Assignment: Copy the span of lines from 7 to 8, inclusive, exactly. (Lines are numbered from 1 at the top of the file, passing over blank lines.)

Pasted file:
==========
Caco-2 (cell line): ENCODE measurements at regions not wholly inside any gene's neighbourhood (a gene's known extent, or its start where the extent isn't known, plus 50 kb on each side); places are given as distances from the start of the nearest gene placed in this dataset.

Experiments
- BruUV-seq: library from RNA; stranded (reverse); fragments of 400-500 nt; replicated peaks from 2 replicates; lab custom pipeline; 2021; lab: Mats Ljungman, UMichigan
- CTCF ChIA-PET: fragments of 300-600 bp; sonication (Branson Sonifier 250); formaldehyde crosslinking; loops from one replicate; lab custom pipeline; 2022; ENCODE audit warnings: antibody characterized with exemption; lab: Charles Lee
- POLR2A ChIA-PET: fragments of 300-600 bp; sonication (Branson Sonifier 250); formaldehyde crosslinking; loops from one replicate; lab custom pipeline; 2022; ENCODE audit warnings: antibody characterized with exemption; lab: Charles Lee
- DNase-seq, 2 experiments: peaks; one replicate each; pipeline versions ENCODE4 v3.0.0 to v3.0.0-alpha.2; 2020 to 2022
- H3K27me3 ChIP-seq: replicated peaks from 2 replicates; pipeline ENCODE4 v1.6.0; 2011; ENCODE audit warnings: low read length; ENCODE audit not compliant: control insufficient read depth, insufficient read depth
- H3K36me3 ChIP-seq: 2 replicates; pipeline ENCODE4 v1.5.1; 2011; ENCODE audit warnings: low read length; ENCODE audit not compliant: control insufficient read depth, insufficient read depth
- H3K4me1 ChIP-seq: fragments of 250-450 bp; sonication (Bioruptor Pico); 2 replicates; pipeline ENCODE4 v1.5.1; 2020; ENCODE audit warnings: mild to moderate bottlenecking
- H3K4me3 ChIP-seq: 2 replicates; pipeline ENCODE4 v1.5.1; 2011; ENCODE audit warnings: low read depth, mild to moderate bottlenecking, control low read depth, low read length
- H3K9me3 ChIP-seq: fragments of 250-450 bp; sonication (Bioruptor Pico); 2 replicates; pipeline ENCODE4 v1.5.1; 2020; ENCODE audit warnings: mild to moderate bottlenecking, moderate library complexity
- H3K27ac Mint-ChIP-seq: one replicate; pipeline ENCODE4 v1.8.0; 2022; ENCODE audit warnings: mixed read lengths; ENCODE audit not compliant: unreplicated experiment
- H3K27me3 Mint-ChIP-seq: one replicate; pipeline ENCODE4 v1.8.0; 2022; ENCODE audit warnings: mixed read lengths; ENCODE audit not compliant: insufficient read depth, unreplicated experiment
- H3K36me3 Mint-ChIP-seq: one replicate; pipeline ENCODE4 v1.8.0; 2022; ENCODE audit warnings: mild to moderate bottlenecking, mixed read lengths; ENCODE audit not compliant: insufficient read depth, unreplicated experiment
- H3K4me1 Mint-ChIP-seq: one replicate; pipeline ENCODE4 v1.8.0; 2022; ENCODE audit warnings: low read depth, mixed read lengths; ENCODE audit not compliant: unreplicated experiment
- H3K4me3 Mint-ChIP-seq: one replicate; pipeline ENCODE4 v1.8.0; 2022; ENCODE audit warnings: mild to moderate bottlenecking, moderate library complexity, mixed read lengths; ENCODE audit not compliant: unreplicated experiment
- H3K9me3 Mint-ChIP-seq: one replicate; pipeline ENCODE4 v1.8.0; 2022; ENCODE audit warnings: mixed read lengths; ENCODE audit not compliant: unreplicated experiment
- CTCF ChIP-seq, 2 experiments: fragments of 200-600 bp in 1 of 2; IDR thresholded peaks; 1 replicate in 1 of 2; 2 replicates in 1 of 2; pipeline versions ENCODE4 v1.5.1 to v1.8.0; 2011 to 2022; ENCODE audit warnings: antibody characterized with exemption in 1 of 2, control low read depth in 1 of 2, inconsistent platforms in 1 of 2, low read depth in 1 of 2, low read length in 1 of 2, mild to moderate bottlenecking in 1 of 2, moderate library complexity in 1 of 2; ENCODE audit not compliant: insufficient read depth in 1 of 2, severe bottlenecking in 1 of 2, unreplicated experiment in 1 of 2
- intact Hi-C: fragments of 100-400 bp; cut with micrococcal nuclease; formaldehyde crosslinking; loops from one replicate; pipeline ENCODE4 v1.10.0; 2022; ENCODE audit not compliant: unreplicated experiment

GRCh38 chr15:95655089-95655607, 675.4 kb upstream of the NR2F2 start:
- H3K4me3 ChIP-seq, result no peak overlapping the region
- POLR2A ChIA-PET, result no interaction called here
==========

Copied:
- H3K27me3 ChIP-seq: replicated peaks from 2 replicates; pipeline ENCODE4 v1.6.0; 2011; ENCODE audit warnings: low read length; ENCODE audit not compliant: control insufficient read depth, insufficient read depth
- H3K36me3 ChIP-seq: 2 replicates; pipeline ENCODE4 v1.5.1; 2011; ENCODE audit warnings: low read length; ENCODE audit not compliant: control insufficient read depth, insufficient read depth